Human Factors: Pilot Error

A few days ago, I was watching a documentary about air accidents. The bad part of documentaries is that, if you know in depth an accident, you’ll always find a trivial if not contradictory story. The good part is that you can find some interesting case that you did not previously know about. This was my situation with Crossair 3597 and the analysis of the facts. For good reasons, I did not trust the TV documentary and accessed the official report. However, in this case TV seemed to be right: Researchers went through the whole records of the PIC finding hard to explain why this pilot was flying passengers and writing all of these findings on the official report.

In some places, it is hard or impossible to run this kind of investigation. Certainly, regulators and operators can have the biggest interest in making the pilot appear as guilty of an accident. First, if he did not survive, he will not reply. Second, responsibility for the accident goes a little bit further from them and Third, they do not have too much to change under this kind of outcome since, at last, the problem came from a bad pilot.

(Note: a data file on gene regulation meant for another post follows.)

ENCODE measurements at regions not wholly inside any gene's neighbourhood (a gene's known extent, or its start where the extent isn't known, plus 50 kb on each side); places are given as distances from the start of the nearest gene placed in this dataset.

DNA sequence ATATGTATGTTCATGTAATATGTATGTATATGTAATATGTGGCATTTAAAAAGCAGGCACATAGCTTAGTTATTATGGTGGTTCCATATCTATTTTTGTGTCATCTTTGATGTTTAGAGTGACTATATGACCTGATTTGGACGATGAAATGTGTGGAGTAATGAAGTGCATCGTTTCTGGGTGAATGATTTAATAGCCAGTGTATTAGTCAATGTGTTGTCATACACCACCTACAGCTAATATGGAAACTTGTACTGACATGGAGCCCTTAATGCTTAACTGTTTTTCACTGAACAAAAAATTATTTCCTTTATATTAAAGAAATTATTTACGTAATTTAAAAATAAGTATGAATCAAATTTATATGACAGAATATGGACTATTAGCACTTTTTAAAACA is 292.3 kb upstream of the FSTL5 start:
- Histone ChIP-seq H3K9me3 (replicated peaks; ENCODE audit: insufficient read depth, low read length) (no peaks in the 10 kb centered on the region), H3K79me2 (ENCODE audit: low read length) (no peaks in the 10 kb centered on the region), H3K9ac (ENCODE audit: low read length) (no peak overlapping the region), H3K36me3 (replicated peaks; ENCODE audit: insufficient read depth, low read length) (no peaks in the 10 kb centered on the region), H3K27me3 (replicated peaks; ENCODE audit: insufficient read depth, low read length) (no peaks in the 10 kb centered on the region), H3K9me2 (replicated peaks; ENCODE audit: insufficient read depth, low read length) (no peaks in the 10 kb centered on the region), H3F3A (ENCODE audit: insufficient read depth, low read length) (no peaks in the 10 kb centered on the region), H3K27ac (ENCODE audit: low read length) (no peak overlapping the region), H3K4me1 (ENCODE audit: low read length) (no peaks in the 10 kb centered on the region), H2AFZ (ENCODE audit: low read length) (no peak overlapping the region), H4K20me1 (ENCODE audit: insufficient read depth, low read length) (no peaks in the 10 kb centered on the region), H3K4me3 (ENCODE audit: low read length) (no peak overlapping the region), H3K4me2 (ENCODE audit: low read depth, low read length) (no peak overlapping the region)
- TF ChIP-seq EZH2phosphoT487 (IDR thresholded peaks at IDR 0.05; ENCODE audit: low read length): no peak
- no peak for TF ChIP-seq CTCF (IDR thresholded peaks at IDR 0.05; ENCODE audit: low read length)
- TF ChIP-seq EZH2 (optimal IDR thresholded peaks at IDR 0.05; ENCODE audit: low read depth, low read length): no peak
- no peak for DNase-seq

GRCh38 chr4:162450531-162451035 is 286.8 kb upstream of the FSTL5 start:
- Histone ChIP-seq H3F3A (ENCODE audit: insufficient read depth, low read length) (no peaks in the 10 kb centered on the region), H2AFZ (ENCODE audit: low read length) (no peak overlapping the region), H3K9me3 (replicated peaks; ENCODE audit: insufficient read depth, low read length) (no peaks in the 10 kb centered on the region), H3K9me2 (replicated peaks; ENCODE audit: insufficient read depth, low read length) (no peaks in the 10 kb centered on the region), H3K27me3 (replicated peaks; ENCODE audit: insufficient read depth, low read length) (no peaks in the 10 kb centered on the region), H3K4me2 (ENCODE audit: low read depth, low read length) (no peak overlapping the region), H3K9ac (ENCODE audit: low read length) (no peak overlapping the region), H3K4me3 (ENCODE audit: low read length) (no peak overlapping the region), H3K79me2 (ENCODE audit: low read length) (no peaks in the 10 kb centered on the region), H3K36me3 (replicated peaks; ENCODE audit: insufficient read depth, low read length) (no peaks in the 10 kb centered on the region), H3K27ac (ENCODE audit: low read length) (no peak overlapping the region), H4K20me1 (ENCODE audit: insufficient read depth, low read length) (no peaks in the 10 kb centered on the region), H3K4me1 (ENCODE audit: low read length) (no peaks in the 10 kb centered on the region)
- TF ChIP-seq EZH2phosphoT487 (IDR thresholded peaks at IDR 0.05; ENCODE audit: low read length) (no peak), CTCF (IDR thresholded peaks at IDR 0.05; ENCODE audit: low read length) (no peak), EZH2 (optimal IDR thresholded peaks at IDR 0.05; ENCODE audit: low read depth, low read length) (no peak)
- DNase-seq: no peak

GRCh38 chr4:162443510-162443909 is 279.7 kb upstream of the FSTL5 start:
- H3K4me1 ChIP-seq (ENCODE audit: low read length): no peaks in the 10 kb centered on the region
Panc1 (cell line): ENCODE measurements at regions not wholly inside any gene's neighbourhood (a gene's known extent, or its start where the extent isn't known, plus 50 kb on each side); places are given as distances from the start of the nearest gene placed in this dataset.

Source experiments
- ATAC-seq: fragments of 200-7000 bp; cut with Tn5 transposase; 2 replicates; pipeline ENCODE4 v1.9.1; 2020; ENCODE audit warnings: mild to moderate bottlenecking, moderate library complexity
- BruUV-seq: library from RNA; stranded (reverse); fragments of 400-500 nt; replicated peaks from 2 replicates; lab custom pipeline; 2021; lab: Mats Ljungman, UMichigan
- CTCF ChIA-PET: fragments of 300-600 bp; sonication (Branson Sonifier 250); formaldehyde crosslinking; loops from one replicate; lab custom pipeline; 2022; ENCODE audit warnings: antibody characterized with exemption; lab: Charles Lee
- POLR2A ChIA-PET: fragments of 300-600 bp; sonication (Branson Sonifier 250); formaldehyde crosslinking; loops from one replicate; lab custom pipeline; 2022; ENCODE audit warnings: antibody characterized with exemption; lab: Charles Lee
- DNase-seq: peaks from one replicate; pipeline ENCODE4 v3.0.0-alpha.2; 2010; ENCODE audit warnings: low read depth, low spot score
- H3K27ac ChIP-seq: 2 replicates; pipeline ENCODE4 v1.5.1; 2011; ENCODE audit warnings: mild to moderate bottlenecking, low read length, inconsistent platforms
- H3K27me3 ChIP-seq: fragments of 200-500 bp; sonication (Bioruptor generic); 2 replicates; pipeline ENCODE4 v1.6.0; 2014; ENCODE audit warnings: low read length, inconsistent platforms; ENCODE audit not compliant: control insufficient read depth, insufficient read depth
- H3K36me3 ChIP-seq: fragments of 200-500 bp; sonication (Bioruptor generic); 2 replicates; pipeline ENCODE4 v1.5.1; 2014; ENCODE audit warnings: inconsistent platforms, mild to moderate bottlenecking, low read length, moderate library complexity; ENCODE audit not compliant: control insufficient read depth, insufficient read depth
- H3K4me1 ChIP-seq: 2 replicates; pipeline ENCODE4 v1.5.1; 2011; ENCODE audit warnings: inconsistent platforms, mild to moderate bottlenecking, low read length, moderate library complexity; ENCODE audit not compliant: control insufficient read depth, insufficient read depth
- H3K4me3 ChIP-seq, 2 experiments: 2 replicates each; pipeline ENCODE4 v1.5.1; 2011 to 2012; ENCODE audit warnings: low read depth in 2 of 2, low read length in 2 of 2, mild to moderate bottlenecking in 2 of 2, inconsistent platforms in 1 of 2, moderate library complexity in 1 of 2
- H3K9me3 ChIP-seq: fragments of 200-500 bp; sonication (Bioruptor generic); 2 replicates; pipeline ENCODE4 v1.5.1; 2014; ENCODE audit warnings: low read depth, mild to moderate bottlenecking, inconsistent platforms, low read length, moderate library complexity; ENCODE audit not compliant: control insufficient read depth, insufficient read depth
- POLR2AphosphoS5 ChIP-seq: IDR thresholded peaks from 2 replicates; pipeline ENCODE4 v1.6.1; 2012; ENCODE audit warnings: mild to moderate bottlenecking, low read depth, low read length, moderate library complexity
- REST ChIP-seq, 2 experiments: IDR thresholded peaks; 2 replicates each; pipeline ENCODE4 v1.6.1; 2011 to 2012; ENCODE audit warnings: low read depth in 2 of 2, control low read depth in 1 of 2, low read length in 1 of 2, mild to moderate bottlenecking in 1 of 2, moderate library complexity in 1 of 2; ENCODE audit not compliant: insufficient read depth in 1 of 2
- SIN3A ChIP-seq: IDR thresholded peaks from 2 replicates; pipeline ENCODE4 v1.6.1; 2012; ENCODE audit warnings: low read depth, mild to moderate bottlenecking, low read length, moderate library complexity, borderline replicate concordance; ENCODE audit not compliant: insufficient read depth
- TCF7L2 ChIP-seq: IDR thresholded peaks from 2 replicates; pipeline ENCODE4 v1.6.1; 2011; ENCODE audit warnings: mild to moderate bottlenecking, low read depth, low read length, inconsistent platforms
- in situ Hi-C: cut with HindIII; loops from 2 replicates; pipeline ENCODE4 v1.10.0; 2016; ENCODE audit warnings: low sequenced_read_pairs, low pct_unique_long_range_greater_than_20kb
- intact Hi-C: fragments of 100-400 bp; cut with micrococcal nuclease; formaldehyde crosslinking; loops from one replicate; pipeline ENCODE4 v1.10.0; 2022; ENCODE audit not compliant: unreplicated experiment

Pilots associations, at their time, do not like having the record of a pilot subject to any kind of criticism and try to stop a research that could go beyond current licenses and type ratings. Any other is called “throwing garbage to his memory”. Actually, I remember a situation when, after pointing to the low experience of a pilot involved in an accident, someone told me that I could not demonstrate that a more seasoned pilot could have avoided the accident. That was true, as well as the fact that the person who said that could not demonstrate that an expert pilot could not have avoided the accident: Draw.

Pilot error, of course, exists. If the record of a pilot is a clearly inadequate one and it is finished with a deadly accident, the knowledge of this record will trigger questions about who, how and why hired him and how was the training and the checks that every pilot has to pass. Victims, including very often the pilot himself, deserve going through the records without witch-hunting spirit but trying to know and to avoid the same mistake in the future. Perhaps, this is more important than ever: We have MPLs and even pilots that are completing their training in the right seat of some airlines.

The Crossair example is a good one. Any investigation should be driven by the principle of knowing the truth, all the truth and nothing but the truth…and no interest should be above this.



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